8.  Obstructive Driving

The road is no place to play “hall monitor.”  It’s perfectly possible to obey the speed limit without insisting that others do likewise.  (That’s the job of law enforcement.)  You will only invite peevishness at least and possible retribution by preventing another driver from passing, changing lanes, or otherwise getting to wherever they’re going.  When another driver is in a hurry, give them a wide berth.

9. Perceptions of Ticketing

In a 50-state study, 61%of respondents said that their state’s biggest obstacle to speed limit enforcement is the conception that ticketing for speeding is merely a “revenue generator.”  Whether this is the case or not (and if it is, speeding is still a dangerous behavior that should be discouraged), any attempts to “stick it to the man” by going over the speed limit only endanger others.  Never let anger at law enforcement divert your mind from the reason for it:  to keep you and others safe.

10.  Verbal Abuse

Have you ever been spurred on to driving greatness by a yell of, “GET OFF THE ROAD, IDIOT!” out the window at you?  Of course not.  No one has.  Do not try this.  People have been followed and assaulted by angry drivers.

11.  Roadway Congestion

The driver caught in a traffic jam is like a caged animal:  they are more easily provoked because they cannot walk away (except literally, in this case) from the situation.  While you cannot avoid other drivers in a traffic jam, you can do your part by keeping a cool head in spite of the viscosity of traffic.

12. Mood

If you’re mad before you get on the road, driving will probably not help matters one bit.  Anger inhibits a person’s ability to think clearly and respond to others equitably.  Before ramming into a telephone pole because it looked at you funny, consider calming yourself before going for a drive.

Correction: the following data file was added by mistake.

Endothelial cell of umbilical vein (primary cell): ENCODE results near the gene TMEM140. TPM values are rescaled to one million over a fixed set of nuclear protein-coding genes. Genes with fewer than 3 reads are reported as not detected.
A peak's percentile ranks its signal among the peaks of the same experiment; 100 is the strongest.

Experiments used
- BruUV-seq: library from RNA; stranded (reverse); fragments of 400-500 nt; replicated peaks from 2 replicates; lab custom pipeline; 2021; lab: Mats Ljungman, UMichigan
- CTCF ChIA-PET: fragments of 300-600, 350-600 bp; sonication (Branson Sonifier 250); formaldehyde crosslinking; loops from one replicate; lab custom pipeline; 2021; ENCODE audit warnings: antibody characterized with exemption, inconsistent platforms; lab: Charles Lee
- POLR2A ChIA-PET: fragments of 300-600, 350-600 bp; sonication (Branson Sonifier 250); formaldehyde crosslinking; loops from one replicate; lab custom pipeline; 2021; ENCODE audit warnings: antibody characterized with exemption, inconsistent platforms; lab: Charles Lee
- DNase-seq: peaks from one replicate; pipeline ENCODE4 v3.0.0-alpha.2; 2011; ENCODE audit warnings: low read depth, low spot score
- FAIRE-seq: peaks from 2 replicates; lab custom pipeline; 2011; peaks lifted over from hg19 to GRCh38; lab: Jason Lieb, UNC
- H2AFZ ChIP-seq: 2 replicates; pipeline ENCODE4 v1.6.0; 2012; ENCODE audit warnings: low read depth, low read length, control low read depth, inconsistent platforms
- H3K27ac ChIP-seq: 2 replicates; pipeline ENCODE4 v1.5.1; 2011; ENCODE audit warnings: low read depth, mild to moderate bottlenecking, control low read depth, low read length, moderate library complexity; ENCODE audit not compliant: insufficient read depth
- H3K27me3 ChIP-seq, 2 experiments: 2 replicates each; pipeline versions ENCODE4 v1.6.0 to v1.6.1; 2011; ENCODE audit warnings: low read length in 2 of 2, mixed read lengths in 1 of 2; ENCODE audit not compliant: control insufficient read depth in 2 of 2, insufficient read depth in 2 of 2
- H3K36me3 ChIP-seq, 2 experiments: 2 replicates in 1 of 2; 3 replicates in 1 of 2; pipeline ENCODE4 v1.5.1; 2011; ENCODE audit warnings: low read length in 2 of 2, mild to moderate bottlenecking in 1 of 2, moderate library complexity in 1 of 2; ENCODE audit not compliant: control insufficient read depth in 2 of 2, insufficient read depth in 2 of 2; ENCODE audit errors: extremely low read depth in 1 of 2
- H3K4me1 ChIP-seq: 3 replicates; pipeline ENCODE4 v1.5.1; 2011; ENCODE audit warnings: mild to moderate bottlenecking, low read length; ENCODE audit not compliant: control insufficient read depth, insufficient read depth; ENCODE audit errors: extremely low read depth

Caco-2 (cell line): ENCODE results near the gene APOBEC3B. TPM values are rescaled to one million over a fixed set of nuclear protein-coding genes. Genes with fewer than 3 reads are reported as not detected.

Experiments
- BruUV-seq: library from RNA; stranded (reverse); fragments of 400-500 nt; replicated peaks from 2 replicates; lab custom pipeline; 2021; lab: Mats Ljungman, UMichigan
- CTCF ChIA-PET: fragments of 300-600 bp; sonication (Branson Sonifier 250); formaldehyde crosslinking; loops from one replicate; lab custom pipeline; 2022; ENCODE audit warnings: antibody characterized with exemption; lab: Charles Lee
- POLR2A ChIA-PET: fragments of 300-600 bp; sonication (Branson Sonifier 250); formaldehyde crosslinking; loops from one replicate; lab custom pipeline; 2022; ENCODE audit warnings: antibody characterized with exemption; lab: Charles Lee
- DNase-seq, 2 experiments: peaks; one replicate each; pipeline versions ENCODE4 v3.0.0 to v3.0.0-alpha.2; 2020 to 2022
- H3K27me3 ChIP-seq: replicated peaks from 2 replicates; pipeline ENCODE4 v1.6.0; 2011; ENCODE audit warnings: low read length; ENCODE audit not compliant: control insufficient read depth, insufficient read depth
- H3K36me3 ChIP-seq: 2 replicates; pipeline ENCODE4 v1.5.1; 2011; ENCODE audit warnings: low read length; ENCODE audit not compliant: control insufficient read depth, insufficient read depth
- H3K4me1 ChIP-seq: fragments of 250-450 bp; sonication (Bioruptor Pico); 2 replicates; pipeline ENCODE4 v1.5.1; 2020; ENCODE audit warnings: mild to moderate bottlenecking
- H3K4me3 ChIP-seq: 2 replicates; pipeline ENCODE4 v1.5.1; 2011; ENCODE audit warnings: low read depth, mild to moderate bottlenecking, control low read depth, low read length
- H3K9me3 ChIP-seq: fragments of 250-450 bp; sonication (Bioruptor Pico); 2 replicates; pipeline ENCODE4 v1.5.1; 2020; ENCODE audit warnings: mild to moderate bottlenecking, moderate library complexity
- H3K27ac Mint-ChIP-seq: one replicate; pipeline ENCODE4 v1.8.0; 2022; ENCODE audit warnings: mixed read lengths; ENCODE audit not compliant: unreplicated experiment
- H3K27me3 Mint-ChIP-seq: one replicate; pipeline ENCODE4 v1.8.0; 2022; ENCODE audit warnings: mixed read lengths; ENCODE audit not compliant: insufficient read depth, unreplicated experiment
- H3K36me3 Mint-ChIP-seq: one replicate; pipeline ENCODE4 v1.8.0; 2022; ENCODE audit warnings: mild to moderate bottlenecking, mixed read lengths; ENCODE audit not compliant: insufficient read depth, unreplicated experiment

13. Invasion of Space

No one likes to have their bubble burst, especially when they’re trying to drive.  This is what makes behaviors like tailgating, lane drifting, and merging without a blinker so maddening.  When you’re on the road, try to avoid maneuvers that intrude upon another person’s ability to focus on the road, and not you.

14. Noise

Inescapable annoying circumstances
are immeasurably more annoying by that token.  Extraneous noise may not infect a person with road rage on its own merits, but it can aggravate existing cases.  Don’t contribute needlessly to foul moods by liberality with your car horn or overly loud music.

15. Temperature

It makes perfect metaphorical sense that high temperatures should make people hot under the collar.  Entrapment in a hot vehicle is not conducive to patience.  Thus, when driving in hot weather, you should pack plenty of water (and maybe some cold packs to put under a hat).

16. Hypocrisy

Eighty-eight percent of drivers claimed to have experienced aggressive driving at the hands of another motorist.  However, 60% admitted to their own guilt in that arena.  Recalling one’s own faux pas makes it easier to forgive them in others and, thus, to keep one’s cool in a tight situation.  People will always be rude, but that doesn’t mean you need to respond to it in kind.

However, when another person’s rudeness leads you or a loved one to serious injury from which you cannot seem to recover due to high expenses, uncooperative insurers, etc., you are more than justified in seeking the help of a personal injury attorney.  For aggressive driving accidents occurring in the Salt Lake City area, Christensen & Hymas offer the best guidance with compassion and integrity.  To learn more, call their office at (801) 506-0800.

Image courtesy of Miquel C.

Ken Christensen
Partner, Founder at Christensen & Hymas
Ken Christensen is the founding partner of Christensen & Hymas. He is an avid cyclist, loves baseball, and enjoys spending time with his family in the outdoors.